Brent Bozell
Life if full of surprises. Here's one: Who ever imagined that Larry Klayman would be the darling of National Public Radio? In the Clinton years, Klayman and his "Judicial Watch" litigation machine were the media's Exhibit A for the Keystone Kops of the Vast Right-Wing Conspiracy, obsessive haters who were trying to frustrate Bill Clinton as he brilliantly went about "doing the work of the American people." Most of the time, the validity of his lawsuits and discovery processes was irrelevant. He was to be ignored, period. But he could not be ignored: more poignantly, he was to be portrayed as a menace. Time magazine began one profile: "Even in the fang-baring world of Bill Clinton's most dedicated pursuers, Larry Klayman is in a class by himself." But then Klayman filed suit against Dick Cheney, charging him with misleading investors in his previous role as CEO of the Halliburton energy concern. How quickly he moved from clown to prince, from bete noire to cause celebre! Suddenly, NPR newscasts were leading with Larry Klayman on the hour. Dan Rather placed him at the top of the newscast, and ABC and NBC escorted him to the first tier of news stories before the commercial break. This is the first time the networks have rolled out the red carpets for "Judicial Watch" on the same night. It's also the first time Peter Jennings has ever uttered the words "Judicial Watch" on the air. Klayman is a new exhibit for the shamelessly partisan nature of news judgment coming from the media elite. Conservatives are useful sources -- when they attack fellow conservatives. A review of all the network stories also reveals that previously, on the rare occasion "Judicial Watch" would be mentioned during the Clinton years, it almost always came with the "conservative" label. There was nothing inaccurate about that: Klayman actively solicited conservative movement support and served conservative goals. But now that he's suing Cheney, there's no need for the warning label, and almost every newscast totally dropped the ideological tag. Now "Judicial Watch" is simply described as a "watchdog group," a "Washington watchdog group," a "legal group" and a "legal advocacy group." Klayman's actions may blur the previously partisan impressions, but one can't help but see that by ushering him to the top of the newscast and dropping the ideological warning, the press is saying to the news consumer: Stop, listen. This is important and authoritative, all seriousness and no gamesmanship. One might accuse Klayman, always a fax-melting attention-seeker, of entering undergraduate studies in the David Brock School of Betrayal in return for Media Accolades. But Klayman hasn't totally changed teams. Unlike Brock, he hasn't suddenly decided all his work against the Clintons was a wretched error. His Web site still touts that work. He hasn't joined the Mother Jones left. (Just last fall, he urged Bush to use tactical nuclear weapons to vaporize the bad guys in Afghanistan.) He's apparently decided to be something else: a Common Cause on the right, a seemingly nonpartisan ethics czar who claims to be a pox on both houses. That style is working for him. Had he just stuck to the Clinton suits he'd be yesterday's news, and going after Cheney has put him back in the spotlight like never before. (It's another question whether his Cheney-bashing will be appreciated by his donors. I suspect the reaction will be negative, and furiously so.) But Klayman is not the current champion of situational partisan ethics. The Greg Louganis high-dive flip-flop is much more impressive when performed by the media. Their worst-to-first treatment of "Judicial Watch" is truly jaw dropping. Now the content of Klayman's lawsuit claims are painstakingly laid out for everyone to hear, with every conflation of Bush-Cheney with Enron and WorldCom carefully enunciated. During the Clinton era, the primary news value in Klayman's lawsuits wasn't in the contents of its claims, but in calling attention to this unsavory freak who was legal counsel to the Vast Right-Wing Conspiracy. But yesterday's unsavory figures are suddenly savory to the liberal media who relish being ahistorical. In the Clinton years, they forgot everything about Watergate and Iran-Contra and John Tower and Clarence Thomas, and pretended that conservatives somehow suddenly invented scandal politics. Now, in the Bush years, they're pretending that fairness demands that they sharpen their watchdog's teeth at Klayman's grindstone, when in truth they'd spent the Clinton years with those teeth in a jar. Consistency is an honorable concept. Conservatives who insisted on exposing Clinton scandals should carefully evaluate and not instantly dismiss the Bush-Cheney allegations as if character doesn't matter. To do this would be to set a higher ethics bar than their adversaries in the liberal press.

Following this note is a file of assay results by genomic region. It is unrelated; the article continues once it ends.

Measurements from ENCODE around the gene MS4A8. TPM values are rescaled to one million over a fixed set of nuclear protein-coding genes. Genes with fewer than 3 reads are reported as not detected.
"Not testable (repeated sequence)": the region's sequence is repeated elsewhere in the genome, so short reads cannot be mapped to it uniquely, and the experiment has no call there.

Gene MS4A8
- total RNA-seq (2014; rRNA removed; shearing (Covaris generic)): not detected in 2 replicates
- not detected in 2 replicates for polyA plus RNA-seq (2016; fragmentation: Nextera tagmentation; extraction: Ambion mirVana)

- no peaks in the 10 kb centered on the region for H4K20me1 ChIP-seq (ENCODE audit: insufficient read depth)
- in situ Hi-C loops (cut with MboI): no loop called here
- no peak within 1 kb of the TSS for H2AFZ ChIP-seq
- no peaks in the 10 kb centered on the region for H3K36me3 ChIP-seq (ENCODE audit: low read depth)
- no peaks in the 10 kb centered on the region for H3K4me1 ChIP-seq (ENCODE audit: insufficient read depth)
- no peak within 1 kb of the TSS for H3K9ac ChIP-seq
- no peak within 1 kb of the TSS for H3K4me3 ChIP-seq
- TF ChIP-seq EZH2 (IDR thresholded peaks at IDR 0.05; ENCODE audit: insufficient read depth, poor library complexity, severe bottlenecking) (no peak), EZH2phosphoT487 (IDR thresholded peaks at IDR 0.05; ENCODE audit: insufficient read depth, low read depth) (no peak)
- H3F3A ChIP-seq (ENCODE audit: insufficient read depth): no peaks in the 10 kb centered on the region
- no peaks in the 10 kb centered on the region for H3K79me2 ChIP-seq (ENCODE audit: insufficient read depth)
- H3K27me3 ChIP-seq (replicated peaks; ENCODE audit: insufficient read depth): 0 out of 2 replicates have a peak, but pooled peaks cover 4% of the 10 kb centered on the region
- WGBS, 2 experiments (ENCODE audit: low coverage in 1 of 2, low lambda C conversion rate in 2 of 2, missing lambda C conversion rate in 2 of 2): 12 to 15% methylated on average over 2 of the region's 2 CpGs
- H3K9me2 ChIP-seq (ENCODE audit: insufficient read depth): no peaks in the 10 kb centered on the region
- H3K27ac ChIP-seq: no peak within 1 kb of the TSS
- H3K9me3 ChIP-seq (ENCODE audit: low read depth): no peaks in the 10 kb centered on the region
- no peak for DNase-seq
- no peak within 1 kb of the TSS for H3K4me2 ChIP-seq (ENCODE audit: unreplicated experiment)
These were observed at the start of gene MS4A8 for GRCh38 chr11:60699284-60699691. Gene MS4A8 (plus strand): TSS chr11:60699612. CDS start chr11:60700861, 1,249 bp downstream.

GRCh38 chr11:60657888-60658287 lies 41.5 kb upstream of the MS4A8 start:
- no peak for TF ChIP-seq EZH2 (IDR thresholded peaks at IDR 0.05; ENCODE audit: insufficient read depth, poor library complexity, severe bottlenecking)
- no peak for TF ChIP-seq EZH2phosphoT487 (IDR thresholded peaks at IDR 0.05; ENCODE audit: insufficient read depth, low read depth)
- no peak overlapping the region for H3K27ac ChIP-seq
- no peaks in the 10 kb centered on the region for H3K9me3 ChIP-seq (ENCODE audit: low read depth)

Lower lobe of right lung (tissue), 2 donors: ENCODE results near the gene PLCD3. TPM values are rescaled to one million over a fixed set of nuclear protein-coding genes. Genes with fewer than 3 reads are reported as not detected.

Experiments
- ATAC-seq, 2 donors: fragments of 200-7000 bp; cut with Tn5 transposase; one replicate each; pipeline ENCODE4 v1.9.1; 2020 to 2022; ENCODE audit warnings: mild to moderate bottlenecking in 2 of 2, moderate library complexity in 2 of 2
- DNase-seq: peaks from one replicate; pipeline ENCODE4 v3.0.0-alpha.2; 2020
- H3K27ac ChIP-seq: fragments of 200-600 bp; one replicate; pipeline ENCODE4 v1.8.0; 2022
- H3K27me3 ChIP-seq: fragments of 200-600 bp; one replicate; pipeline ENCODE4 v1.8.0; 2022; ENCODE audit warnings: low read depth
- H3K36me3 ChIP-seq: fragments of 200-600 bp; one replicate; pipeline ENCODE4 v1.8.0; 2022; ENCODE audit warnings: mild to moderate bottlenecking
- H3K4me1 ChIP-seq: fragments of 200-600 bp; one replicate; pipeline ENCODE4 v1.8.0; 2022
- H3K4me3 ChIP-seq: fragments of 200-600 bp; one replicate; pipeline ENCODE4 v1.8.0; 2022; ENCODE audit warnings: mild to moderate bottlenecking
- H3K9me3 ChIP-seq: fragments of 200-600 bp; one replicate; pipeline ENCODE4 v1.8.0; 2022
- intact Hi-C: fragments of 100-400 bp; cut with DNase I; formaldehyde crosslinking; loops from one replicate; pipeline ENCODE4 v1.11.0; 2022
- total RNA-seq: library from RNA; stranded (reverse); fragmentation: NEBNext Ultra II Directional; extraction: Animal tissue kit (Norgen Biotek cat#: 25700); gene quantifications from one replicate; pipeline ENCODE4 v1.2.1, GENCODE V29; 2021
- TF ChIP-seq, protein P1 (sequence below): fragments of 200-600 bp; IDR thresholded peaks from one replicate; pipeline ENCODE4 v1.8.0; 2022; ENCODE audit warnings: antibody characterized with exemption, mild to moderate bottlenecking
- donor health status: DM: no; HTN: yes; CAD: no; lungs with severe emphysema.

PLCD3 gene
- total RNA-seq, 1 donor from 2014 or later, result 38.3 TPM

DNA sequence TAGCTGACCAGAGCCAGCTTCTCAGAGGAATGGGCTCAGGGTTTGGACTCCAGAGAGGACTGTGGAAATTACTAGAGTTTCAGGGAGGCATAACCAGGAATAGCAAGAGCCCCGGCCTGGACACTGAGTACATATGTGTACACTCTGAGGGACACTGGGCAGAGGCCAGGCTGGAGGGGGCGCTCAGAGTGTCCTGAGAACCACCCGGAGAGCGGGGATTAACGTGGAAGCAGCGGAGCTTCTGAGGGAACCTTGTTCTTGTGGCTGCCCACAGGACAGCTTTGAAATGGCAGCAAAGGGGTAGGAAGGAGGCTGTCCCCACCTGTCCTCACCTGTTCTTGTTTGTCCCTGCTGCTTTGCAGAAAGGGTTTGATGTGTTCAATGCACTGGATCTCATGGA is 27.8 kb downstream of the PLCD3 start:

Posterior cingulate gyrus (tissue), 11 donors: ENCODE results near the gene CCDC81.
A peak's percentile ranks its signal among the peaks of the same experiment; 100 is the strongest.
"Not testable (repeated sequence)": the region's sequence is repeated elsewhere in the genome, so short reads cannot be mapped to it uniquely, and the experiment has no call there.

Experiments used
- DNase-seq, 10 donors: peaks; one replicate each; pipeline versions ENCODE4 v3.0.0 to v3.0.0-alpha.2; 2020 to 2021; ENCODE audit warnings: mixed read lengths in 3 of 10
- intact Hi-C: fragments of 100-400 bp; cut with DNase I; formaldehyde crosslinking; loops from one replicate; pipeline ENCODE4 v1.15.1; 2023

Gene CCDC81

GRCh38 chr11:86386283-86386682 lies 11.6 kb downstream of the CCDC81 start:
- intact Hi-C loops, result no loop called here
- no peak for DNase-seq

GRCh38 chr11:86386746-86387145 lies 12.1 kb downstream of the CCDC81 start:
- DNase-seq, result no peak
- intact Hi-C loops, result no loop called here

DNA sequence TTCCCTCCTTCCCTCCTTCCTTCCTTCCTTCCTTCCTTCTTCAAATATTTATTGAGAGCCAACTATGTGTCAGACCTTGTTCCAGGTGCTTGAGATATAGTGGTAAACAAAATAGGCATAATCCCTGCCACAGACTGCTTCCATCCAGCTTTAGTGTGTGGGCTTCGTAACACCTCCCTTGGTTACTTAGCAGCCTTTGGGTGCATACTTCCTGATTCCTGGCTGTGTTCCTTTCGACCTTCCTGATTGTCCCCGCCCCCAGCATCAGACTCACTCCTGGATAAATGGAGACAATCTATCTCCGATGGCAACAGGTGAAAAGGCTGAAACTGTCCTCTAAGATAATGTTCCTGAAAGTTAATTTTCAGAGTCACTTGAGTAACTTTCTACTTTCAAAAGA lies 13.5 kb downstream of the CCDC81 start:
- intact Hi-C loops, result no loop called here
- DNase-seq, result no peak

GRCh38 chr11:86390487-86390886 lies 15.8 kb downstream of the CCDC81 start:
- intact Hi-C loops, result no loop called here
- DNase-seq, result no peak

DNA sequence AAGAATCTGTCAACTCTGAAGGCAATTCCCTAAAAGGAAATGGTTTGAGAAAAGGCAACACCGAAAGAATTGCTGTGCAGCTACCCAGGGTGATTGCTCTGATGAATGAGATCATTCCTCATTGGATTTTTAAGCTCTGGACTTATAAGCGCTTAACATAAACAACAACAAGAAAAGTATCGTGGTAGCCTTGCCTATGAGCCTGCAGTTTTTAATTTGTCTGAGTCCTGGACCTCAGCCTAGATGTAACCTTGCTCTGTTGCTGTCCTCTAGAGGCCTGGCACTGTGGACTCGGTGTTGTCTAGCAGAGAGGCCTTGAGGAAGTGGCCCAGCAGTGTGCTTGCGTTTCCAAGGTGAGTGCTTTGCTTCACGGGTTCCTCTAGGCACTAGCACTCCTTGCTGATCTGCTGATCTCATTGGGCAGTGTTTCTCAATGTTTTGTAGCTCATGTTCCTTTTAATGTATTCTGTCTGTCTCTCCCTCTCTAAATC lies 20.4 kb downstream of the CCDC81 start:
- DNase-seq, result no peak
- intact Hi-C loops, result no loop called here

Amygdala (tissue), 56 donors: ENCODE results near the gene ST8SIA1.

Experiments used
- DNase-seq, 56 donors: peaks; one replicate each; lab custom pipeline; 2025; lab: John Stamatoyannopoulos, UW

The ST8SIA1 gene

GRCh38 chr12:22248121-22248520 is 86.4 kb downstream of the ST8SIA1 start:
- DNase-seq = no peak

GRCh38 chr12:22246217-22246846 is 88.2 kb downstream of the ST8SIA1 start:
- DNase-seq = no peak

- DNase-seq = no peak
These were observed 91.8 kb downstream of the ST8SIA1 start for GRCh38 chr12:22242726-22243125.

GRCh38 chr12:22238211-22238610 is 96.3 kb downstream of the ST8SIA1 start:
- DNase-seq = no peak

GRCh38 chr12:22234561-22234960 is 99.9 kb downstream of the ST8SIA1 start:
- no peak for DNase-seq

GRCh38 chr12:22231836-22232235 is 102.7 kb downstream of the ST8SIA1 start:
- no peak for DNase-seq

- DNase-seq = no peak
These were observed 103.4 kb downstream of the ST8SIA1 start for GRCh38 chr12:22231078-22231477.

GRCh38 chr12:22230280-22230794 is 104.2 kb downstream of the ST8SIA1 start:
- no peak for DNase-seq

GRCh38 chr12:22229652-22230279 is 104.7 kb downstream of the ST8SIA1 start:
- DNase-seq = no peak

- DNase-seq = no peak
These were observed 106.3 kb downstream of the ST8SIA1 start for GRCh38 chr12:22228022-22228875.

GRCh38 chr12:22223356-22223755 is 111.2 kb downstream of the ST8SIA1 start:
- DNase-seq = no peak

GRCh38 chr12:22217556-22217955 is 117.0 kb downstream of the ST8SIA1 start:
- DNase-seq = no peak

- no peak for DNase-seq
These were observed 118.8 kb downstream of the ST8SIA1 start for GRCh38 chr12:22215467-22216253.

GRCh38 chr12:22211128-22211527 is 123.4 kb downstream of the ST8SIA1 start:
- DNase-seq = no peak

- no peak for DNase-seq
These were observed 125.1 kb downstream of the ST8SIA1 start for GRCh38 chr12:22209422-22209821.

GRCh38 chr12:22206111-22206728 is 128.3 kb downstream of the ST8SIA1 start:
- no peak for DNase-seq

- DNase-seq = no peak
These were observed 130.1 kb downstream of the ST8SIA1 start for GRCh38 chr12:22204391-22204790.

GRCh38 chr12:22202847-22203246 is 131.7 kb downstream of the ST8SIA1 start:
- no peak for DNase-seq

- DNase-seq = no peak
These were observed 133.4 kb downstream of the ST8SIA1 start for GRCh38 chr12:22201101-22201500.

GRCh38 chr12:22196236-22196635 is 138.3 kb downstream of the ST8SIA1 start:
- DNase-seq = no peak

Brent Bozell

Founder and President of the Media Research Center, Brent Bozell runs the largest media watchdog organization in America.
 
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